How do you help contribute back to society and without sacrificing anything in return? The answer? Give back happiness. See, giving happiness back to society and making others smile is enough to make the world a better place to live in. For example, picture a group of comedians setting up a podium with an orchestra in New York City. Now, the group invites oblivious strangers to participate in their activity as the conductor of the orchestra. Imagine how challenging and chaotic it will be to coordinate a song as an amateur conductor! Who could pass up this once-in-a-lifetime opportunity?
You imagine the sounds produced by the orchestra are weird, off-putting even, but you’re having fun and making those around you smile and laugh gleefully. This joyous experience plus the rhythmic beats dancing in your heart, fills the organ with excitement and happiness. Also, let’s not forget the fact you won’t forget this anytime soon!
I want to tell you a story about Robert Egger, the founder of D.C. Central Kitchen who trains homeless people to repurpose leftover food donated by local businesses or farms. When these people complete their training, they get hired and in doing so, give back to the community.
Food is distributed to other homeless people or those who are less fortunate. Every step performed by the kitchen utilizes every possible resource and effectively gives back to society repeatedly. The cycle continues and with it, happiness grows. Perhaps the best part about this program is giving homeless people a chance to stand on their two feet and prepare them for the road ahead; building self-confidence one dish at a time.
Let’s go back to my orchestra story. When I told you it, you might say, “Hey, I don’t have a lot of energy to go and locate an orchestra!” or “You know, I don’t have any special talents to conduct one.” Now, I want to ask you to concentrate on the word, ‘energy’ and the phrase, ‘I don’t have any special talents’. Do you actually believe this, or you believe it because someone else said you don’t have any special talents?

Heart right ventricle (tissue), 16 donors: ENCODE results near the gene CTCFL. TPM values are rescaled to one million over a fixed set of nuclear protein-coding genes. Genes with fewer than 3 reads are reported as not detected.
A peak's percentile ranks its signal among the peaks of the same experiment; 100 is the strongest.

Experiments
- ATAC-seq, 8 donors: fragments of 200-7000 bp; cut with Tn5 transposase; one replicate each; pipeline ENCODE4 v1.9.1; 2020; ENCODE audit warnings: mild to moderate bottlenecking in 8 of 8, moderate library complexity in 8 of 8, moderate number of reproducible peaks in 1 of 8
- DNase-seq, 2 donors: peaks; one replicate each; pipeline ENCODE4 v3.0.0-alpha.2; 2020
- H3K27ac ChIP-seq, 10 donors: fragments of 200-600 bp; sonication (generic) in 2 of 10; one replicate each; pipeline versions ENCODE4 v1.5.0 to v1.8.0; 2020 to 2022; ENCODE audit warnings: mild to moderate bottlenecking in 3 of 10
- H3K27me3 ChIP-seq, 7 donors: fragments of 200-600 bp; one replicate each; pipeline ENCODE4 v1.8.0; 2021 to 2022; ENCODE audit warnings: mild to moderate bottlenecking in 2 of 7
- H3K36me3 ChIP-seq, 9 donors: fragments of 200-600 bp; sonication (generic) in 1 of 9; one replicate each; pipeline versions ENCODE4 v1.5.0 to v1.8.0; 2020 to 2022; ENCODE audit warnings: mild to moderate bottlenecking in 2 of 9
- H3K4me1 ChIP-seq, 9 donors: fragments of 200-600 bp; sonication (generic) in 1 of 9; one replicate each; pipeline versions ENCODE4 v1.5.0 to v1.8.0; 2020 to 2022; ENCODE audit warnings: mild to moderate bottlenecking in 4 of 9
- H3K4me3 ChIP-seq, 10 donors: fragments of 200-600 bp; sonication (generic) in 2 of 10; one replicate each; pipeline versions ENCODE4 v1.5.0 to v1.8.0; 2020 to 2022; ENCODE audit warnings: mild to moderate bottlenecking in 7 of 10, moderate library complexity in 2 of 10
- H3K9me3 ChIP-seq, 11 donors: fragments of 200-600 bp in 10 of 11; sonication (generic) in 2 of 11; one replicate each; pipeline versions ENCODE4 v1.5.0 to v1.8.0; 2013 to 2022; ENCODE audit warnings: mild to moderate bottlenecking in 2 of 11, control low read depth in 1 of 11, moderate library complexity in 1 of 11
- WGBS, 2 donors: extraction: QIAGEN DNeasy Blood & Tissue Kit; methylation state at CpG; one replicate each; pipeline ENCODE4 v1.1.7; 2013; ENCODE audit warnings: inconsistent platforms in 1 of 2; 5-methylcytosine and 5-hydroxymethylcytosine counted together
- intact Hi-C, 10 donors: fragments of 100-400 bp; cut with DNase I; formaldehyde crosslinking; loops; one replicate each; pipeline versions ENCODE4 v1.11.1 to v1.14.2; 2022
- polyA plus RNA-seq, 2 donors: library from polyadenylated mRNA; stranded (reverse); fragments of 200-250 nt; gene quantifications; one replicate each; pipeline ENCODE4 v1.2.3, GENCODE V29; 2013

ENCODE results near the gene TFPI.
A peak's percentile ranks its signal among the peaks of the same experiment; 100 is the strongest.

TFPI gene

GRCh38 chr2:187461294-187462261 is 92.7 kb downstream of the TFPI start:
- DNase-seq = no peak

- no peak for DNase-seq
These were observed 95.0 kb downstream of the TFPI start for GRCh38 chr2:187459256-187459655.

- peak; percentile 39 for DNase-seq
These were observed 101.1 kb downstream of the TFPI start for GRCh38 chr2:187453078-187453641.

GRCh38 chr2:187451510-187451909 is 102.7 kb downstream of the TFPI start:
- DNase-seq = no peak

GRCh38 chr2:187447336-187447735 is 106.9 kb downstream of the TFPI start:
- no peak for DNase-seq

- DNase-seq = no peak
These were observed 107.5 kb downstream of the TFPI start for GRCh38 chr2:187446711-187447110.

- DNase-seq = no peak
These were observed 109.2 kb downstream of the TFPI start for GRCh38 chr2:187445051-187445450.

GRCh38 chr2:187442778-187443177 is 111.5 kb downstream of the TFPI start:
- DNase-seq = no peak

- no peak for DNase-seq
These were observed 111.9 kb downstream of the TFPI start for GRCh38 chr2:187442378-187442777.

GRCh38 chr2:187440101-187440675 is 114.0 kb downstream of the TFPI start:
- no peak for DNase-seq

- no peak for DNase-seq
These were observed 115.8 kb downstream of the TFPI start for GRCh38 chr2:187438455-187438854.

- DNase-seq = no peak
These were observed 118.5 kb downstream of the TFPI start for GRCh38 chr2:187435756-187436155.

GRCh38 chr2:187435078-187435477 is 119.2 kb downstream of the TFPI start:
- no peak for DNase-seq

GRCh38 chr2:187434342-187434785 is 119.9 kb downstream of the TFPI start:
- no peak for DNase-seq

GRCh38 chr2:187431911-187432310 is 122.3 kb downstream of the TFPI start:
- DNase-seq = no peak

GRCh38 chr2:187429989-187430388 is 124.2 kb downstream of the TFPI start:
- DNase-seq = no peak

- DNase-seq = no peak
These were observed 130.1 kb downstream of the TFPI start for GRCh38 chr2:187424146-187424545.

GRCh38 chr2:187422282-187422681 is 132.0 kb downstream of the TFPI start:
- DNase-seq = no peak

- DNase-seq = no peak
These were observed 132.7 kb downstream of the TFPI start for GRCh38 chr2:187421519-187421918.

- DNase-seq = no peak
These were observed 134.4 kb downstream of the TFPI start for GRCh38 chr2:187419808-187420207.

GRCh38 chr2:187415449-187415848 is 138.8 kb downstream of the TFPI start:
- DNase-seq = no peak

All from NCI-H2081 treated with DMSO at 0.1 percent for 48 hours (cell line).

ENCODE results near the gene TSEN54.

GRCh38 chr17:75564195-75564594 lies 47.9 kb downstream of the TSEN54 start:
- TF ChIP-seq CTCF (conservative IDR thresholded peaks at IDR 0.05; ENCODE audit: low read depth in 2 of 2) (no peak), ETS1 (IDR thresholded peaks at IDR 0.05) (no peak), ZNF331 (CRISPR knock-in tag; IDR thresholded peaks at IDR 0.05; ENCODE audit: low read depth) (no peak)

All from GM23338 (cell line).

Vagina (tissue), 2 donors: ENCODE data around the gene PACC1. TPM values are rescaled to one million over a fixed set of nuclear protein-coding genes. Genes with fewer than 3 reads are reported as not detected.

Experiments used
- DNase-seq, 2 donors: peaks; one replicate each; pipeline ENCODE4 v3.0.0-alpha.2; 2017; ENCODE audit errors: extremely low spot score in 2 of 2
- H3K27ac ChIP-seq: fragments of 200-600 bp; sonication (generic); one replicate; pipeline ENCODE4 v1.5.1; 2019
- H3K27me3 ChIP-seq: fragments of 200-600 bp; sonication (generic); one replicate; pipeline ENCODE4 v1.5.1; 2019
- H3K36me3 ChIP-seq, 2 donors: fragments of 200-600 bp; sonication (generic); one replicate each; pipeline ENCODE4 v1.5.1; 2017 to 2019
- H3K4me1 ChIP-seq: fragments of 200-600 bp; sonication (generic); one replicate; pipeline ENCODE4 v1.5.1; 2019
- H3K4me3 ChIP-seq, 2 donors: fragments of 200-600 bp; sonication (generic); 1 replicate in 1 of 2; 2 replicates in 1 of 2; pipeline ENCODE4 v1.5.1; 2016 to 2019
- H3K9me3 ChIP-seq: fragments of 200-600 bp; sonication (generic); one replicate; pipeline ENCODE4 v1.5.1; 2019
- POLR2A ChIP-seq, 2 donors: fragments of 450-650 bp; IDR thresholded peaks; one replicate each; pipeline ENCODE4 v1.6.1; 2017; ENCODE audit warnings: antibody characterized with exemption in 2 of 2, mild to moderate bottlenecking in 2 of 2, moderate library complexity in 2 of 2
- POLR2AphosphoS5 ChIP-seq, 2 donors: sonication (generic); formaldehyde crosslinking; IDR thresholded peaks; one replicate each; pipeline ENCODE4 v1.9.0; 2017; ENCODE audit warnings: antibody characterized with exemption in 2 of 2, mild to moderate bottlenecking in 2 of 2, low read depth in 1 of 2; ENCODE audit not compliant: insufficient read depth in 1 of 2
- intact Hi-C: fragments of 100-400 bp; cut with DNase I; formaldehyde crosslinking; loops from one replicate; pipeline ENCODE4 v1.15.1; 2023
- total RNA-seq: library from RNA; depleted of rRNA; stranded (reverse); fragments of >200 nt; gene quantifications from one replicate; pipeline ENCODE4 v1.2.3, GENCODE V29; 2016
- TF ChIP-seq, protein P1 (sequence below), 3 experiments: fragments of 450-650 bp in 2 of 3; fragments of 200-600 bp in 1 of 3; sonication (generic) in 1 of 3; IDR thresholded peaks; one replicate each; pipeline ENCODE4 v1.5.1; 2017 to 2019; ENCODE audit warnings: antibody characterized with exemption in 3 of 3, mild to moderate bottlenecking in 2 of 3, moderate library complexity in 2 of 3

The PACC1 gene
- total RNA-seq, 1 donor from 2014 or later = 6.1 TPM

David M. Kelly, founder of global design and innovation with his brother wrote a book called, Creative Confidence. This book states:
“People are quick to judge about others’ creations, especially when their produced work isn’t up to par. I’d like to tell you to always do things that make you happy. When you manage to do something that brings you joy, you’ll begin to understand other people’s attempts at trying their best, too. Take a look at these examples; you love to sing, but your singing isn’t great. You love to write, but your written words aren’t worthy enough to get published. Also, you may love to draw, but your skills aren’t as great as national artists. My point is; don’t toss away your dreams and aspirations because you think your skills aren’t applicable to become a sturdy career.”
I agree with this. Come to think of it, a lot of people abandon their happiness, just because they think they’re not good enough. However, maybe we don’t need to be talented in everything. A person’s talent shines when they’re engulfed in happiness. When others feel your happiness, they’ll absorb it, and they too, will smile.
Here’s a story I’d like to tell; I used to have a friend who loved to sing, because it made him happy. His energy was infectious. Those who hung around him couldn’t stop laughing or smiling when he belted out country-styled tunes as if he was Thailand’s top country singer. I also have another friend who loved drawing since childhood. Although his drawings weren’t good at the time, he made the effort to create his very own comic book by folding pieces of paper in half and stapling the pages together. The handmade book made rounds in the classroom evoking laughter and smiles from other students. Fast forwarding to the present, my colleague no longer draws, and he is currently pursuing a career unrelated to drawing comics.
After reading all that, do you see how important talent is, even if it is forgotten? Do you have any special talents to remember? Don’t be afraid to pursue it. It doesn’t matter if someone says you can’t do it or you feel as if you’re going to fail. My advice to you is simple; ignore them. Don’t stop doing what you love to do.
The happiness you create will be your fuel which I believe happiness is like a virus; it can spread from one person to another. Wouldn’t it be nice if our society is infected with the happiness virus?